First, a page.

The claybar has become such an important tool for regular auto detailing that a single page of information really isn’t enough. Throughout the Guide To Detailing website you will find references and how-tips to help you get the most out of your clay bar detailing work. This page offers step-by-step detailing clay information.
Chances are you’re here because you’ve seen detailing clay bar kits in the store or you’ve heard other people talking about it. Perhaps you’ve tried it before and simply didn’t get the results you expected. You’re in the right place.
I have been using clay bars to clean and detail cars since 1997. During the years I was making and selling products, I sold many thousands of them under my Autopia and Sonus product labels, including a custom blend made exclusively for me. I know a lot about detailing clay, its history, its benefits and it’s limitations.
WHAT A CLAY BAR CAN AND CANNOT DO
I read a lot of clay bar product reviews. Typically when someone gives a 1- or 2-star review it’s because they are disappointed that the product did not remove the swirl marks and scratches from their car’s paint. So, I’d like to start with what detailing clay can do and what it can’t.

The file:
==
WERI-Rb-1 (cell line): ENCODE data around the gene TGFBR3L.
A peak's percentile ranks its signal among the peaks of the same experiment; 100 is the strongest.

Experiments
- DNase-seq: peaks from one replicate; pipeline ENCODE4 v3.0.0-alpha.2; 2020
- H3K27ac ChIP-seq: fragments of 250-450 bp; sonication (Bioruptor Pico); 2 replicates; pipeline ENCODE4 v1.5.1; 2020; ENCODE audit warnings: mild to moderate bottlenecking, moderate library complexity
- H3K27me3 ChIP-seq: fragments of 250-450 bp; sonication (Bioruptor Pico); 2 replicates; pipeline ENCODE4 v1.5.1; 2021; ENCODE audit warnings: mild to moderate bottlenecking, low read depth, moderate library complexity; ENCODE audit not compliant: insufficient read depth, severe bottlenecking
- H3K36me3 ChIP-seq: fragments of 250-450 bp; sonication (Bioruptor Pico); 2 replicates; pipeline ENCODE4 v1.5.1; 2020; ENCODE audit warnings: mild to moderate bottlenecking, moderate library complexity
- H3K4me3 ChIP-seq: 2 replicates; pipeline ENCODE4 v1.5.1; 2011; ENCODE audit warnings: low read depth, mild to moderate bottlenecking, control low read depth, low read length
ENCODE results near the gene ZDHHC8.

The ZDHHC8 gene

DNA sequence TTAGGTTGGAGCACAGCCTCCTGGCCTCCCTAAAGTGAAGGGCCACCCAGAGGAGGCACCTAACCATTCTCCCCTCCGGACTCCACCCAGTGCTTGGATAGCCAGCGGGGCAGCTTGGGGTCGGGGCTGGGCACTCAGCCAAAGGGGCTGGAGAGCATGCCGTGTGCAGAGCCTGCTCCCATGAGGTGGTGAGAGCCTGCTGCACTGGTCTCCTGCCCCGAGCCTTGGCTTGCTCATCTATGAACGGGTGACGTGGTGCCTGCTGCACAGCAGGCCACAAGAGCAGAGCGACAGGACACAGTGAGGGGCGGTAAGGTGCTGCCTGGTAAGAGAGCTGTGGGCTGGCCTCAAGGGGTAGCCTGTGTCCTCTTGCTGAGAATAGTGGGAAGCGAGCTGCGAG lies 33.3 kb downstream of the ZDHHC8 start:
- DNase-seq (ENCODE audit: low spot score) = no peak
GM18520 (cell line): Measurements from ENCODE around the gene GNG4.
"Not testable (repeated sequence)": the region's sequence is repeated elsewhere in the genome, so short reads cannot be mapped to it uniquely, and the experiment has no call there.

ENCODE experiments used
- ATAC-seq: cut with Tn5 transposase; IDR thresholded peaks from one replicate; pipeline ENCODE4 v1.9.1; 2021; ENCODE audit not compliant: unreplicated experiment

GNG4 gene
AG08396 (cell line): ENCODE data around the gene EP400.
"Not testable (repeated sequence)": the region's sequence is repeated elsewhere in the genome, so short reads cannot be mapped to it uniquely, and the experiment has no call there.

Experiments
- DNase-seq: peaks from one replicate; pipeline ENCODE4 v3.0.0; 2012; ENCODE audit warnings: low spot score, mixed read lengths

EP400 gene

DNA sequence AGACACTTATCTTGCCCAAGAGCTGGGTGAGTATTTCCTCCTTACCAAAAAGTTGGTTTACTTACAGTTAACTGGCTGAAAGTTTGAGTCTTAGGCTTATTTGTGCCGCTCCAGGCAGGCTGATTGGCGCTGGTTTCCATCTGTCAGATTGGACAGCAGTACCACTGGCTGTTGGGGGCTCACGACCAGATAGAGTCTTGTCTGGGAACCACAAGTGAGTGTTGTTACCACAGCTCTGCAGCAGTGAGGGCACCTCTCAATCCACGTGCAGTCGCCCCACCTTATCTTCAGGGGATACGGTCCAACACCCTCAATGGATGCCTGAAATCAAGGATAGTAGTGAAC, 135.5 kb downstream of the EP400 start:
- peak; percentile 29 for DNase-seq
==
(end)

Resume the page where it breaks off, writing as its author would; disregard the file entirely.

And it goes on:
A claybar is a paint cleaner. Its one and only job is to remove bonded contamination on the surface of the paint (or glass). When properly applied, the claybar itself never touches your paint. It glides over it on a layer of lubrication (detail spray).
The benefit of using detailing clay versus a traditional car polish or cleaner wax (to clean your car) is that claying is faster and it does not physically wear on the paint finish. Other forms of paint cleaning use chemicals and abrasives that thin your paint or clearcoat over time, contributing to premature wear.
Due to the fact that a clay bar never touches your paint, it cannot remove paint imperfections, like swirl marks or scratches, and it won’t improve the shine. What it will do is remove the grunge so you can see a bright, clear finish.